Works with a connection to Brooklyn are of particular interest to curators when they select objects for the collection. This trophy in the shape of a Spanish caravel (an early sailing ship) was presented by the Brooklyn Yacht Club to the winner of a regatta between New York and Marblehead, Massachusetts, in 1904 and follows in a long tradition of silver yachting trophies. It was made in the Brooklyn factory of George Shiebler & Company, and its design is based on a monument to Robert Louis Stevenson designed by Willis Polk in San Francisco. Made just after the turn of the century, the trophy looks backward to the elaborate revival designs of the 1800s rather than forward to the modernist works that surround it on the shelf.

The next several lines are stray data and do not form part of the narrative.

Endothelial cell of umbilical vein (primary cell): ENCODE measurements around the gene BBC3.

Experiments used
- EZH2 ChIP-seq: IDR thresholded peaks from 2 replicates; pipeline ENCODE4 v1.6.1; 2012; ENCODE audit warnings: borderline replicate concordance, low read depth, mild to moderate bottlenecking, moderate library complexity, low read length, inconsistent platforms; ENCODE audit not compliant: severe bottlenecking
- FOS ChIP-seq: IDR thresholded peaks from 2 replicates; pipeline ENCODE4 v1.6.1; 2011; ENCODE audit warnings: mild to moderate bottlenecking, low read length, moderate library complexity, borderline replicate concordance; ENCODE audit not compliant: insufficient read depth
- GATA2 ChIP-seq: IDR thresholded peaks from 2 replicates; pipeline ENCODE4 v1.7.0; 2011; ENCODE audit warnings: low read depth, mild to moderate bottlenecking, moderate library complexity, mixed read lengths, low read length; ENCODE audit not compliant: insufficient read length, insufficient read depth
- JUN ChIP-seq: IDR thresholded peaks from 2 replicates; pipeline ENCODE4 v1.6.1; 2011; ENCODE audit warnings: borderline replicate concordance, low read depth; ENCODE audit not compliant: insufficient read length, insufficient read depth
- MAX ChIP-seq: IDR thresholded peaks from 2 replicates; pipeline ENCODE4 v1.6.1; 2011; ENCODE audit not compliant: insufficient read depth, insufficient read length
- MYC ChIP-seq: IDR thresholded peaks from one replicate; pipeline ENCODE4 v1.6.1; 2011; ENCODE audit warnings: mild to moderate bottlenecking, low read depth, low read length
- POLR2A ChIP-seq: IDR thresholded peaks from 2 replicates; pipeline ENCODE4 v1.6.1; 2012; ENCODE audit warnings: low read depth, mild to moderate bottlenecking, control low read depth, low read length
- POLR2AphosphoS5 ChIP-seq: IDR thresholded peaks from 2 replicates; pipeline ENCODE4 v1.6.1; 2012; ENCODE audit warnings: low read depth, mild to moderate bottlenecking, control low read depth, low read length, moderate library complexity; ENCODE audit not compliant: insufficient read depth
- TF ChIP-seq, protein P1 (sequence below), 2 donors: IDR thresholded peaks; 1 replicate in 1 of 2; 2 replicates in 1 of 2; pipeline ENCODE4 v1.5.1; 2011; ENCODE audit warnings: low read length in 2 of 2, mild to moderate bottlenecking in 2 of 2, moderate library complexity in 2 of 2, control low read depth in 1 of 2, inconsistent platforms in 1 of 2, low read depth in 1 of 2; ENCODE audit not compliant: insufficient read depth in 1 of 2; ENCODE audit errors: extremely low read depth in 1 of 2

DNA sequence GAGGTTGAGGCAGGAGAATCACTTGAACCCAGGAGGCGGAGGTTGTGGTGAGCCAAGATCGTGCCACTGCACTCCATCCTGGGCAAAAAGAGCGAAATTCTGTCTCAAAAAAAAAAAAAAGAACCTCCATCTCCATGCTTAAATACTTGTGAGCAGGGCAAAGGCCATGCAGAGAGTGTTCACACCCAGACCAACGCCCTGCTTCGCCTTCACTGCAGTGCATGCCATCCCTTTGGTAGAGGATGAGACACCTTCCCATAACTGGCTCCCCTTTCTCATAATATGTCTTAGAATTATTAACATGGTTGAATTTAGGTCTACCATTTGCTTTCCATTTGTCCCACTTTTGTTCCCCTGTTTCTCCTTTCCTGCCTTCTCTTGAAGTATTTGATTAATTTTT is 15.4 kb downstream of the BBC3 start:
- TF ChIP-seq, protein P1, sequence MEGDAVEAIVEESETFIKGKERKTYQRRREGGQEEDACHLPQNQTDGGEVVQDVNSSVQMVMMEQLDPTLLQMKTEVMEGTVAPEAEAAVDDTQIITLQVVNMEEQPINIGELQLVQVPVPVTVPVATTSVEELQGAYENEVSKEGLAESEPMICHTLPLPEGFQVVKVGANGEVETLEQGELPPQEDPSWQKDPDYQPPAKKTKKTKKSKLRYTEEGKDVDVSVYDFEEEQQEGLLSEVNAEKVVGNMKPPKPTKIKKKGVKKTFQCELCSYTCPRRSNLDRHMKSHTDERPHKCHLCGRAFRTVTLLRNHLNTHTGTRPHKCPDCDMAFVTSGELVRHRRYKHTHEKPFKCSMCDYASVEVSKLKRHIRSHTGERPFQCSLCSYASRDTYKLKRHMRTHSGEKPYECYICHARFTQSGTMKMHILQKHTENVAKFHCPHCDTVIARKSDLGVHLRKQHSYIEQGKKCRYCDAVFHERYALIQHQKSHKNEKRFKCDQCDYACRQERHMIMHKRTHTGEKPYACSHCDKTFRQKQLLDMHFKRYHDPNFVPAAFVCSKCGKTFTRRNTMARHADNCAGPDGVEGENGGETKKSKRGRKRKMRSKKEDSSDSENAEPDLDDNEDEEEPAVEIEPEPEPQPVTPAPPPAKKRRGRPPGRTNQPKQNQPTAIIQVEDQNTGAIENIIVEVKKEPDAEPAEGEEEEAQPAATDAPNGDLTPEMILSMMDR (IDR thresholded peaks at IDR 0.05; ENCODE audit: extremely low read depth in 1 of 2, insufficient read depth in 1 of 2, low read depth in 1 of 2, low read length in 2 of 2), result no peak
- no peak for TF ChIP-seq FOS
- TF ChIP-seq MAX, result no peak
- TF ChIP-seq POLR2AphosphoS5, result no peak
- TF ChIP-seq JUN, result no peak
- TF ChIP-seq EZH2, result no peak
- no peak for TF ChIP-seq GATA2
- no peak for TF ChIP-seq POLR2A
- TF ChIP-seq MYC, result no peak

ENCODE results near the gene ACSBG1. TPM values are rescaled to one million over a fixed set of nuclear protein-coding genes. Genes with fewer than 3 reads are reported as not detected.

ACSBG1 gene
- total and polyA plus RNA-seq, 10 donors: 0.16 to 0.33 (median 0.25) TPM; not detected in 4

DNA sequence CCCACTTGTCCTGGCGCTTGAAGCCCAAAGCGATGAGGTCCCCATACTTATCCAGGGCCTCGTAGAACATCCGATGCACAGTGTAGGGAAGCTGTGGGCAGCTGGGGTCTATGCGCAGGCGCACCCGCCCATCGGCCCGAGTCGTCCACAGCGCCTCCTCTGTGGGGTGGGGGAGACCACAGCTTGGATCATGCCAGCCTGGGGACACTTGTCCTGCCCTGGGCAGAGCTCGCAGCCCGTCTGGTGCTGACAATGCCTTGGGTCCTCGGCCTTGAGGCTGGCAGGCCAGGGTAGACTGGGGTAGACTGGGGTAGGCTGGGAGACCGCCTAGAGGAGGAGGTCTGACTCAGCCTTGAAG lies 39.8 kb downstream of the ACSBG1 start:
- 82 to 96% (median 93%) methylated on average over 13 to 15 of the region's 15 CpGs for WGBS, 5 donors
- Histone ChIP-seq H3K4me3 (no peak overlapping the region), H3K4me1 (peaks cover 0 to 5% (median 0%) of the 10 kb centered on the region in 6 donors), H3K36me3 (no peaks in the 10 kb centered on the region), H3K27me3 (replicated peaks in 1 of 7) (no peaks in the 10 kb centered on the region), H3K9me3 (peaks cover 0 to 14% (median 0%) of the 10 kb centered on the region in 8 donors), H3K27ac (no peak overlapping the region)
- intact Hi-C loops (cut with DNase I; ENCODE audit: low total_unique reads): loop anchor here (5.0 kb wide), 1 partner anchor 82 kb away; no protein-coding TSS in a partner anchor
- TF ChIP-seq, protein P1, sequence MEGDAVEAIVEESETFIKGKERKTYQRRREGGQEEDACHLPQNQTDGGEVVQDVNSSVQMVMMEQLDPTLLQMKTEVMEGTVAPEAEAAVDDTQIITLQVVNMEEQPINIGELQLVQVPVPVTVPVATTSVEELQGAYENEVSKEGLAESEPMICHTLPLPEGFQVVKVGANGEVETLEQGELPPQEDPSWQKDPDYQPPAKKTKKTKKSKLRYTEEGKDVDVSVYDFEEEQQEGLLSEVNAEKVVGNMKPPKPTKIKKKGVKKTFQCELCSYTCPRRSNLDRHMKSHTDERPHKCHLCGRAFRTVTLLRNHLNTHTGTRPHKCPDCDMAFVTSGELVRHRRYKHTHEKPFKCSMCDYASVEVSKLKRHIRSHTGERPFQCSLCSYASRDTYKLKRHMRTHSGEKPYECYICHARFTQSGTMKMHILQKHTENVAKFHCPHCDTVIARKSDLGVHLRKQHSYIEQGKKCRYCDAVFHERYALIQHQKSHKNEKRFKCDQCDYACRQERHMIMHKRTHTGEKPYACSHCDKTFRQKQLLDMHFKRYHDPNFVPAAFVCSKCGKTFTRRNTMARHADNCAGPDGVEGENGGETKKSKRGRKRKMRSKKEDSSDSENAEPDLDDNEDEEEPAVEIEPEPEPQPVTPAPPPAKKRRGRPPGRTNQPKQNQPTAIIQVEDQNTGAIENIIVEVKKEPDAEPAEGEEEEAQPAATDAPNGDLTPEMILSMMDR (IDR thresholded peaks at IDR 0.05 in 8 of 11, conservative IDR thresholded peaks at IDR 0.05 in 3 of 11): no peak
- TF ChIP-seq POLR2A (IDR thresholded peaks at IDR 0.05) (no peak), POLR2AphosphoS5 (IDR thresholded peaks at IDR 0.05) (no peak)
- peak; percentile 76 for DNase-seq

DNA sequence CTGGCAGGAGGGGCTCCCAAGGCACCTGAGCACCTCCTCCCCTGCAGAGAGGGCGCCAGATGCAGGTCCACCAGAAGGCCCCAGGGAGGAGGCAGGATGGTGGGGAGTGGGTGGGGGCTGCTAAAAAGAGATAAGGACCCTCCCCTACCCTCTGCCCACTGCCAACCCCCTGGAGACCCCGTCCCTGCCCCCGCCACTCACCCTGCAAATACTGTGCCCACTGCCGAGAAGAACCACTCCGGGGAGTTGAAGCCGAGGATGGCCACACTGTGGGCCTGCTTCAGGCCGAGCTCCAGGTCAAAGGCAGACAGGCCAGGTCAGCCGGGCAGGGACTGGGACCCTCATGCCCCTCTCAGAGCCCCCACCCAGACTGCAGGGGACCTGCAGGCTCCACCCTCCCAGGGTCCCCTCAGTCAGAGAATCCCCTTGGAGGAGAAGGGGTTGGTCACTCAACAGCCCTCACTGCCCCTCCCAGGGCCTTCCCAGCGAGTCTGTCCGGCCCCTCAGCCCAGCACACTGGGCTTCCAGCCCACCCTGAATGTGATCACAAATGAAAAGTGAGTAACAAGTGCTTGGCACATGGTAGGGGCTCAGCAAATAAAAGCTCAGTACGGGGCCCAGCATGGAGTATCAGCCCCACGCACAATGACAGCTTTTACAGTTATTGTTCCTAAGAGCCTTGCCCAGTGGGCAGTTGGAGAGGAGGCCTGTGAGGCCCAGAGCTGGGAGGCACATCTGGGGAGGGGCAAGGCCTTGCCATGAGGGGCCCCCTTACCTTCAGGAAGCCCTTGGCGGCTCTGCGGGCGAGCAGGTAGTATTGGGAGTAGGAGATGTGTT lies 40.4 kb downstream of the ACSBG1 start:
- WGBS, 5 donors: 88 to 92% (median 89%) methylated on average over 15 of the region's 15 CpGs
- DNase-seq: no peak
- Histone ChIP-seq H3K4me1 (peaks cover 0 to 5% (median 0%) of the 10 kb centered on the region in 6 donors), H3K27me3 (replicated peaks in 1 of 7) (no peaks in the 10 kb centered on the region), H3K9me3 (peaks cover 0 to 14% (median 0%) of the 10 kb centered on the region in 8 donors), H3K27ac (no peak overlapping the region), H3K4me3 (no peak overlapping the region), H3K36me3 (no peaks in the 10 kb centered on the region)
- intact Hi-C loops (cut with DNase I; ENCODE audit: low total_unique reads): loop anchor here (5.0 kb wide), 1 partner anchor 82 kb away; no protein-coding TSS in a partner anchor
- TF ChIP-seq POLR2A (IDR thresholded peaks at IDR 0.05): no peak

Silver trophy in the form of a Spanish caravel. The ship sits on a rectangular, cast platform realistically ornamented with swirling waves, retaining original oxidation in chased detail. The ship sits buffeted slightly to the right. It is a three-masted Spanish caravel with masts fully set with sails and two pennants. The figurehead is a female figure, reportedly Minerva. At the stern of the ship is a tiered cabin ornamented with scrolls and swags of garlands. CONDITION: One of the upper pennants replaced by vendor based on photographs. Some nicks to edge of rear sail. Previously on ebony base, now lacking.